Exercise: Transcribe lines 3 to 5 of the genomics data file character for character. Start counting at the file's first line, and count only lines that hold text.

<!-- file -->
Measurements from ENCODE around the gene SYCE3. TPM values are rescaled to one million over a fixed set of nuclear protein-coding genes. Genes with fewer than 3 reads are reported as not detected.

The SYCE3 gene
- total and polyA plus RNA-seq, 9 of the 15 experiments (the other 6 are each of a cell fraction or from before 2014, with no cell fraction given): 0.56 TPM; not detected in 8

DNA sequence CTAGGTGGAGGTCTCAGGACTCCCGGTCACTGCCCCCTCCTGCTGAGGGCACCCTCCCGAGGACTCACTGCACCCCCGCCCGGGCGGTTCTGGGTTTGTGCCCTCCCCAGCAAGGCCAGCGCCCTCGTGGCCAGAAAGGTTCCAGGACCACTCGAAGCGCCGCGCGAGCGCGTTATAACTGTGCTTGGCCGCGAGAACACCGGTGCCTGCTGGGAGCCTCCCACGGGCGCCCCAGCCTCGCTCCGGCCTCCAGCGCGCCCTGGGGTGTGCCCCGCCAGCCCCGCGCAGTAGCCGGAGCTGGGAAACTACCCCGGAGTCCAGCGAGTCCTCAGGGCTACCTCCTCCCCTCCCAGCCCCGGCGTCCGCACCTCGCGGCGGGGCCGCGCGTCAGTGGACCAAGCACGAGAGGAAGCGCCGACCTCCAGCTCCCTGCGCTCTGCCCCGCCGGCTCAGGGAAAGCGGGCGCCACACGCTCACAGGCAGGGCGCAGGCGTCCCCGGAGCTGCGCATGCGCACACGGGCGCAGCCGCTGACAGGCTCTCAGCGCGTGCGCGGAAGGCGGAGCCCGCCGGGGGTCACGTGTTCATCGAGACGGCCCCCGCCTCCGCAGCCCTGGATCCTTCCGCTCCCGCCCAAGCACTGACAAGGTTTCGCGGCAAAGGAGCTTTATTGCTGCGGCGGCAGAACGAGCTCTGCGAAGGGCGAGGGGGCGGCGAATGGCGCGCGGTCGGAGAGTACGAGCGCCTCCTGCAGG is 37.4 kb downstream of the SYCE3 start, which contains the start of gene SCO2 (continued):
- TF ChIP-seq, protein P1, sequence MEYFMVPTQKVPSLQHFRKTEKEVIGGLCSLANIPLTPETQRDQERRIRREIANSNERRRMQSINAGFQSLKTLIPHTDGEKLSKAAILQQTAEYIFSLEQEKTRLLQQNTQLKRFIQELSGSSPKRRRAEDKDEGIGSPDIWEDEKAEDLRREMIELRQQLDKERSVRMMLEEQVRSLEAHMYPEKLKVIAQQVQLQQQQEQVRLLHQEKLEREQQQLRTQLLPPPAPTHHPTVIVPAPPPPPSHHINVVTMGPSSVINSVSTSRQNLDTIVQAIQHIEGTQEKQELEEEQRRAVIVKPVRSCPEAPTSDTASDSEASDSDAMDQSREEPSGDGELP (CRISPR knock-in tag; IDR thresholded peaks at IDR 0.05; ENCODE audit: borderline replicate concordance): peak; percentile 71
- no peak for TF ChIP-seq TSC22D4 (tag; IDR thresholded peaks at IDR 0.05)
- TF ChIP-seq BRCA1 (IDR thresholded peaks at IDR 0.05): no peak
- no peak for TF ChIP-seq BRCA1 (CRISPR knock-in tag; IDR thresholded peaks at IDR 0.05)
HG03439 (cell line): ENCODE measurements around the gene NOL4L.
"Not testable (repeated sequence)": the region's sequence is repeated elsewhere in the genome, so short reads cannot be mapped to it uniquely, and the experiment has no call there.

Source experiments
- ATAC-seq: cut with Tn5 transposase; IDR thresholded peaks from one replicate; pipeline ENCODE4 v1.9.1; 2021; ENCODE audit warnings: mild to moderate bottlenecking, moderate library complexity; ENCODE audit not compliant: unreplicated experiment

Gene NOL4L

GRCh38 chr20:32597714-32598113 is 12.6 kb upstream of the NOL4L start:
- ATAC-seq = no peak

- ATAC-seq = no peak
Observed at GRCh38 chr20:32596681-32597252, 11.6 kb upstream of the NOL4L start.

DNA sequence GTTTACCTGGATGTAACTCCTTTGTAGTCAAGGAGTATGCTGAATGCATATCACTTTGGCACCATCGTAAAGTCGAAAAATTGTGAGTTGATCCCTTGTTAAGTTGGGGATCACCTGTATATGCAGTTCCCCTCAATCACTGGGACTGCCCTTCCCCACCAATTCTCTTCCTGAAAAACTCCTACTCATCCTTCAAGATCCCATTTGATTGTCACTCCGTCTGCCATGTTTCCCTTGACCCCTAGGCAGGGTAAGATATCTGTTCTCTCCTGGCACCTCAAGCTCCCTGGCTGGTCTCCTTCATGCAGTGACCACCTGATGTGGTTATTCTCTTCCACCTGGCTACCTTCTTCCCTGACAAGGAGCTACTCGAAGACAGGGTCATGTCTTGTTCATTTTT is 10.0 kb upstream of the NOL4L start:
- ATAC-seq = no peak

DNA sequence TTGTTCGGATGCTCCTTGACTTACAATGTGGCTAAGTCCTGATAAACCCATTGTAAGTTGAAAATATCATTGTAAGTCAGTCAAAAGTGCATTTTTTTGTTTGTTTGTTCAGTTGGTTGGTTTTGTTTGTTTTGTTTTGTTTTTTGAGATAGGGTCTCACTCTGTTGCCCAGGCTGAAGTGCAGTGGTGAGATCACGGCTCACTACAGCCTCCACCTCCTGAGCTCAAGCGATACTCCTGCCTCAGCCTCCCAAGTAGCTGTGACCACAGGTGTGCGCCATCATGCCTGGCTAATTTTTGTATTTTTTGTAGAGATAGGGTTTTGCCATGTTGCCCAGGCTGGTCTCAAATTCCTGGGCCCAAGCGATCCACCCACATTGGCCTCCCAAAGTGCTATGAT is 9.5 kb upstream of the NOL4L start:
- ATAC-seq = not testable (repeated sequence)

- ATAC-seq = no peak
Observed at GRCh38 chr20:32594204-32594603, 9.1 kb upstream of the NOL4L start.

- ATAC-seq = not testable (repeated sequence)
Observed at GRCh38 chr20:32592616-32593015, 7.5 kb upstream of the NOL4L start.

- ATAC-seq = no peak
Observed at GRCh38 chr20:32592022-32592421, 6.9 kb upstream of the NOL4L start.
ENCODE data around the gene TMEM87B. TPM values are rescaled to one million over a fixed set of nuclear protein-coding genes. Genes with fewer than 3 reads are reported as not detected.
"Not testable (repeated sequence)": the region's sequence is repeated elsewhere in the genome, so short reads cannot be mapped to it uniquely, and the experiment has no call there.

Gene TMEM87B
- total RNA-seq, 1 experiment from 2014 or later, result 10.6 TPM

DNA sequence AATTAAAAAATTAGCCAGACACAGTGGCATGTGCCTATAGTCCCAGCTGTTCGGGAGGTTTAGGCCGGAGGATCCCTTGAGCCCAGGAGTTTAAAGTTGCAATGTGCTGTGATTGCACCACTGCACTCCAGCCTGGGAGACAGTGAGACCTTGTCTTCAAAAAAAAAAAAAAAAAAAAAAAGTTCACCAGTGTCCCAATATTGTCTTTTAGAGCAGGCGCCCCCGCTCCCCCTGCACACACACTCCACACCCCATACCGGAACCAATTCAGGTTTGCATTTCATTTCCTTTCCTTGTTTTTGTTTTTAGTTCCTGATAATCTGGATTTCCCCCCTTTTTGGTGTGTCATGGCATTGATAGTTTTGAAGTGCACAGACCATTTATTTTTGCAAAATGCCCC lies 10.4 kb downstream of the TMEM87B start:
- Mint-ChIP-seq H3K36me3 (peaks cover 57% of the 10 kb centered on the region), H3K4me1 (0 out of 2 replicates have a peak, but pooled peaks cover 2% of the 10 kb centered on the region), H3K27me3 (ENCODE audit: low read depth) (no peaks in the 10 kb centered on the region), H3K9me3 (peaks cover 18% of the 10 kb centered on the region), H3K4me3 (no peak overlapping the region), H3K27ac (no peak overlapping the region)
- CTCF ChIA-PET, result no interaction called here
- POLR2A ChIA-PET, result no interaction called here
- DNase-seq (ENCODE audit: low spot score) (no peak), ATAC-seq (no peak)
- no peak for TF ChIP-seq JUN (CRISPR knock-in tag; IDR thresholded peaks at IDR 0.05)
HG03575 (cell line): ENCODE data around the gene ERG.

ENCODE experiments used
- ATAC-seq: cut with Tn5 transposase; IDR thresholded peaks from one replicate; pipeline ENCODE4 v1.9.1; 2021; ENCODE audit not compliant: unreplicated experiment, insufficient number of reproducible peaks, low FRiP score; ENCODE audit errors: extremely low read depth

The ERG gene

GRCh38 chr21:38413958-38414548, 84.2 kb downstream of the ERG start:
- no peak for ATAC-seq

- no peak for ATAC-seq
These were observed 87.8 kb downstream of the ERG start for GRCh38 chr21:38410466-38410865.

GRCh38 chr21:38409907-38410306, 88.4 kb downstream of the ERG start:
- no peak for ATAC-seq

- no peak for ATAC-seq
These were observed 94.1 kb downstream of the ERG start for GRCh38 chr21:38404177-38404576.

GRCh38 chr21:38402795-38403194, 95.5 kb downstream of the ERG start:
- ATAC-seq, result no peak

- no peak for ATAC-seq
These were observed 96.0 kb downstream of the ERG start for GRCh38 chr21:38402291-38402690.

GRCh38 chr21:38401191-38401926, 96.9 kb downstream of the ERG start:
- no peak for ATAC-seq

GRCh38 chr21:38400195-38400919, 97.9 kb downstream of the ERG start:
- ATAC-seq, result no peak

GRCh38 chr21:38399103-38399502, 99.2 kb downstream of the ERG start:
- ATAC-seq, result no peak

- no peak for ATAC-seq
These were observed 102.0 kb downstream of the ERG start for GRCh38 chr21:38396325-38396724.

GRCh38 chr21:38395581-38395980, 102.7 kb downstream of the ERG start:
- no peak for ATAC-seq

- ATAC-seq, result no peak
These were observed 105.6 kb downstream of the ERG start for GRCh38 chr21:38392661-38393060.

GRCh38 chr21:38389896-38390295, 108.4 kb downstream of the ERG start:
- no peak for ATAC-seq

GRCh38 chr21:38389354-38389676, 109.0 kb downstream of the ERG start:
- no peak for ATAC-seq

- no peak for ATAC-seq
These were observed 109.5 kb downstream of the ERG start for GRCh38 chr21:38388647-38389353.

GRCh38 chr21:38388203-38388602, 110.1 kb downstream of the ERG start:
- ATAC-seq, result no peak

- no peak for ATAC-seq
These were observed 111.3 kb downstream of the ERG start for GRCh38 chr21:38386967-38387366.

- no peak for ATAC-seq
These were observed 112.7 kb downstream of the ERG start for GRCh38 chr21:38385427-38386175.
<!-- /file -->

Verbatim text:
- total and polyA plus RNA-seq, 9 of the 15 experiments (the other 6 are each of a cell fraction or from before 2014, with no cell fraction given): 0.56 TPM; not detected in 8

DNA sequence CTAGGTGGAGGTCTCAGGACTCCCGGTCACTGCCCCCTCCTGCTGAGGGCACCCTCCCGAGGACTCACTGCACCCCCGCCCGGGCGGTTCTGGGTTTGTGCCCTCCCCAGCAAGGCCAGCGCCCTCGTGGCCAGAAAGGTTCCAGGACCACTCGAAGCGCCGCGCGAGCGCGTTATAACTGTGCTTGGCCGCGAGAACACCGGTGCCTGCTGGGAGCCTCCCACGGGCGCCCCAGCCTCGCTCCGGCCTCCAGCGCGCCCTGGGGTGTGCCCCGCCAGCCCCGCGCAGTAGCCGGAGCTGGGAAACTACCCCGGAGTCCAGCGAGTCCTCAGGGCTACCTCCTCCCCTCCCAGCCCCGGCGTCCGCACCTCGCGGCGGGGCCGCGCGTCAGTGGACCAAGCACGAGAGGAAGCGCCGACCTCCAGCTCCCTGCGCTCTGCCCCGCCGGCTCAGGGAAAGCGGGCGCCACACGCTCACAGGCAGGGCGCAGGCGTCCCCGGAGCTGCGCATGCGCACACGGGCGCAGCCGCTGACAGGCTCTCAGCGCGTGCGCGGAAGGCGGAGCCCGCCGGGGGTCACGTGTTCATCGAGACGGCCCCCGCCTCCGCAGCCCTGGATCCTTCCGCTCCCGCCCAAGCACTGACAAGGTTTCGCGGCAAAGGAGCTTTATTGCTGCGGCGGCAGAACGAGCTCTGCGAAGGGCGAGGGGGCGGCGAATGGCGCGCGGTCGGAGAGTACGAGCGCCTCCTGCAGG is 37.4 kb downstream of the SYCE3 start, which contains the start of gene SCO2 (continued):
- TF ChIP-seq, protein P1, sequence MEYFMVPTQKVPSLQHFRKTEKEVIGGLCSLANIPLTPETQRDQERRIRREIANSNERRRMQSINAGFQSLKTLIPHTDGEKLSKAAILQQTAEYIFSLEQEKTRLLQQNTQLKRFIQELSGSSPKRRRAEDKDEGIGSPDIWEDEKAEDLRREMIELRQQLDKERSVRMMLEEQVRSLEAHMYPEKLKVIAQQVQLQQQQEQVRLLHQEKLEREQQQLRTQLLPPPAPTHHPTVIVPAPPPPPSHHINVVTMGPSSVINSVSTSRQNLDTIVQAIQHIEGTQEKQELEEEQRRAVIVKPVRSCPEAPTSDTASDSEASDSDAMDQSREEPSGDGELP (CRISPR knock-in tag; IDR thresholded peaks at IDR 0.05; ENCODE audit: borderline replicate concordance): peak; percentile 71